Straight girl in gay central
“Wetter than a lesbian at Wimbledon”; that’s how comedian, television personality and openly gay Graham Norton described the weather on the day of London Pride. But nothing was going to put a dampener on the city’s spirit – not the weather, not the two car bombs found in the capital the previous day and certainly not the heightened levels of security. In its 35th year, the annual London Pride Day comprised of a parade through central London, a political rally and some great entertainment – all carried out with the sole purpose of raising awareness about the Lesbian-Gay-Bisexual-Transgender (LGBT) community. Hundreds of thousands of people turned up to celebrate sexuality – their own and that of their friends and loved ones.
My first and last brush with sapphic love had been in the 7th standard when a classmate at the all girls’ school I attended wrote me fervent letters on Hello Kitty embossed paper and bought me Amul chocolate bars and glitter pens. I, of course, thought she was being overly expressive, returned the gifts as I wasn’t allowed to accept presents unless it was my birthday and ate the chocolates. I now realise her feelings may have been based on more than just a shared dislike of march-past practice at the YMCA ground. It was with these fond reminisces in my head that I arrived at Baker Street, where the Parade was scheduled to start at 1pm before setting off down the famous shop lined avenues of Oxford street, Regent Street, Piccadilly and Leicester Square. I followed a group of pinafore wearing Dorothy’s (some with a 7o’clock stubble) along the not so yellow brick road to where the parade was assembling.
Pouring rain, men dressed as Diana Ross, music, rainbow striped everything, Wonder Woman and Marilyn Monroe holding hands – it was like a scene out of a very bizarre dream. A disembodied voice shouted ‘Watch out’ and I stepped back just in time, making way for a group of buff young men sprinting along in nothing but body glitter and metallic red briefs. Further ahead, a group of pensioners who appeared to have taken inspiration from pink cotton candy and inflated prophylactics for their outfits vied for camera attention with a group of Roman gladiators and toga wearing Caesars. Was this the city of Westminster or the sets of Carry on up the Forum? The floats represented everyone from the NHS to Nationwide and the Mayor of London’s office to the Metropolitan Police. An iconic rainbow flag that seemed to flutter on forever was held aloft by volunteers while a rag tag percussion band made sure the weather didn’t rain on the parade. This was the kind of weather that Londoners are forever whining about; and today they were out dancing and singing like it was a sunny summer’s day.
With the rain still pelting down I found myself a part of the parade and not merely a spectator as initially planned. A large, black man wearing a spangled pink ball gown and zooming about on roller skates was pouting and posing for my camera and I was so taken in with him (her?) that I didn’t see the looming parade heading toward us. While Diana Ross managed to make a quick exit on his skates I was swept up by the parade and its revellers. After years of standing behind the barricades and cheering passing parades on, here I was a part of one. People called out ‘Good for you!’ and took my photograph (Mom, if you see me splashed across some newspaper under the heading ‘Lesbians show their pride in London’ I can explain) It was all rather wonderful, until a volunteer noticed me and said “Oi! You shouldn’t be here!” I wondered how she knew. Is there a pheromone lesbians give off that other lesbians can pick up on? Or am I so boringly heterosexual that it’s practically tattooed across my forehead? I briefly considered challenging her but then thought better of it and jumped over a barrier near Selfridges, my fall cushioned by the crowds that thronged the sidewalks of Oxford Circus – there were those who had come to see the parade (including two grannies equipped with folding chairs, brollies and a thermos), shoppers and plenty of bemused tourists - I overheard a middle aged uncle explain the spectacle to his sari clad, Birkenstock wearing mummyji as a fancy dress parade.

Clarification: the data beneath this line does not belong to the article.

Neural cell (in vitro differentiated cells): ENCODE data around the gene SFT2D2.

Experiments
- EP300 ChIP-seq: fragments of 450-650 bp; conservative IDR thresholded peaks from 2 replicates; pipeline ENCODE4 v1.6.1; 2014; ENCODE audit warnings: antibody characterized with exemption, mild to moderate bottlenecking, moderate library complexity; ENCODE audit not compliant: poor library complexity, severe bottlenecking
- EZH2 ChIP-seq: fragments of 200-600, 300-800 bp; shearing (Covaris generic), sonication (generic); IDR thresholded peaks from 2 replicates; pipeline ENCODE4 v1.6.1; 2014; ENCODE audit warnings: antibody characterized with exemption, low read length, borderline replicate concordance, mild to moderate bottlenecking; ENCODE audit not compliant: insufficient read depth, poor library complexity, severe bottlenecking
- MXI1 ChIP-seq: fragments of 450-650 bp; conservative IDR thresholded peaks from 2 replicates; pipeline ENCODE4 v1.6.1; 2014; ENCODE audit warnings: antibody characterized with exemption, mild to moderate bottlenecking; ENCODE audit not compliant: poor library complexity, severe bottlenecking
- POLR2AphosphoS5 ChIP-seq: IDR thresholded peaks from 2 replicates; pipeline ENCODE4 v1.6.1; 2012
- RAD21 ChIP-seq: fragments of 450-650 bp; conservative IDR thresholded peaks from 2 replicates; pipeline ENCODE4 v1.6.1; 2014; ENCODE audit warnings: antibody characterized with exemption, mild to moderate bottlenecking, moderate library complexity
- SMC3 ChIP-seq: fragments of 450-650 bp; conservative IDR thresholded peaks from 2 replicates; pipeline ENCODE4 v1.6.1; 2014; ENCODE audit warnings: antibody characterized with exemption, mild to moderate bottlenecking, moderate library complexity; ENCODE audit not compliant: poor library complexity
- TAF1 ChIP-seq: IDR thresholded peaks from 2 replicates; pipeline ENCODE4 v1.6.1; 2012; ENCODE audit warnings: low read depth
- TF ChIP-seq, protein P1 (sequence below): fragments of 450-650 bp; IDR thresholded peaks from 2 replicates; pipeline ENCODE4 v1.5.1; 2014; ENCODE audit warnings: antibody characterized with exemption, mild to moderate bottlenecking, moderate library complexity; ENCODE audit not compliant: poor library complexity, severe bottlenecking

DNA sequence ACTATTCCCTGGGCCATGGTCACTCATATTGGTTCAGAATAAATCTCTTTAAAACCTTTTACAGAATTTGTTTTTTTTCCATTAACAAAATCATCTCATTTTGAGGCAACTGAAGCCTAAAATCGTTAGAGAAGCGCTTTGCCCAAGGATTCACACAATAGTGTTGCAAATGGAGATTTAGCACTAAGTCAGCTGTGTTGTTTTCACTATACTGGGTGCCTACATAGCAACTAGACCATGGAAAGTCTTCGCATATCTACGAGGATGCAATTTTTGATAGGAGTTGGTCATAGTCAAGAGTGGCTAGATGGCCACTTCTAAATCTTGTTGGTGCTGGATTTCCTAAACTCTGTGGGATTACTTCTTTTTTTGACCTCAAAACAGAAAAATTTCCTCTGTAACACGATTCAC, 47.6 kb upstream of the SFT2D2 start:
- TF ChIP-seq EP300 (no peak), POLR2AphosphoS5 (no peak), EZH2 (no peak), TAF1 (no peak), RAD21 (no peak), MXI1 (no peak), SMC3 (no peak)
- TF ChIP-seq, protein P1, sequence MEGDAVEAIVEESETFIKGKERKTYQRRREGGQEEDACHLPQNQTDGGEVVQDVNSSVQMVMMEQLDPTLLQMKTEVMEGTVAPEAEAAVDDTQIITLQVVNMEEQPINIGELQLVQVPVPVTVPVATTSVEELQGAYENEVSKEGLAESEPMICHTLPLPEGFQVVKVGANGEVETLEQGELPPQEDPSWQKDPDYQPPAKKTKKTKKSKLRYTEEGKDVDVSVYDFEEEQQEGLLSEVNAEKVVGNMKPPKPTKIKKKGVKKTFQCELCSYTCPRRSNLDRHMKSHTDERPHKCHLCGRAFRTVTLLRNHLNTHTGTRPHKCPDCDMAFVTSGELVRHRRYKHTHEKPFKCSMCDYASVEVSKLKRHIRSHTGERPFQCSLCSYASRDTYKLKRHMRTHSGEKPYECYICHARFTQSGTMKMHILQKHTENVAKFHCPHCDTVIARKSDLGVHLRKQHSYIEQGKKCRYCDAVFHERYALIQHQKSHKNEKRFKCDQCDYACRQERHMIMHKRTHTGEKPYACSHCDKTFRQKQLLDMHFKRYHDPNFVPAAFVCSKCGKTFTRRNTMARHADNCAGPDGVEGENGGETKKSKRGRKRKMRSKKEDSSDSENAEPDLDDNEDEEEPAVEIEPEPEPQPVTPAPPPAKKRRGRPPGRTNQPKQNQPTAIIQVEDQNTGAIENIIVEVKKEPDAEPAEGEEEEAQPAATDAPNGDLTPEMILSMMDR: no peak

And in a way it was. With the Icons theme out in full force and paraders set to outdo one another, everyone from Liberace to Madonna circa 1984 was present and the scantily clad angel look was a hot favourite. If this parade had been in Madras I can bet that the look of the day would have been The Boss - Badshah not Bruce. I bumped in to a group of Asian transvestites dressed to kill in shimmering chiffons and ornate blouses that would have given Jackpot Khusboo a complex. The head of the group, a towering presence gently complained of how their sari borders and pallus were getting soiled in the rain! Next to them, kilt wearing Scots, biker boys and a busload of desis dancing to ‘Kajra re’ poor Lord Nelson looked decidedly drab and out of place at Trafalgar Square where the rally was held. Perhaps a rainbow striped boa would have perked him up a bit. The stage at Trafalgar Square saw performances by Darren Hayes (formerly of Savage Garden) while the Leicester Square stage was the venue for this years Drag Idol contest hosted by the delightfully named Titti La Camp and Lola Lasagna.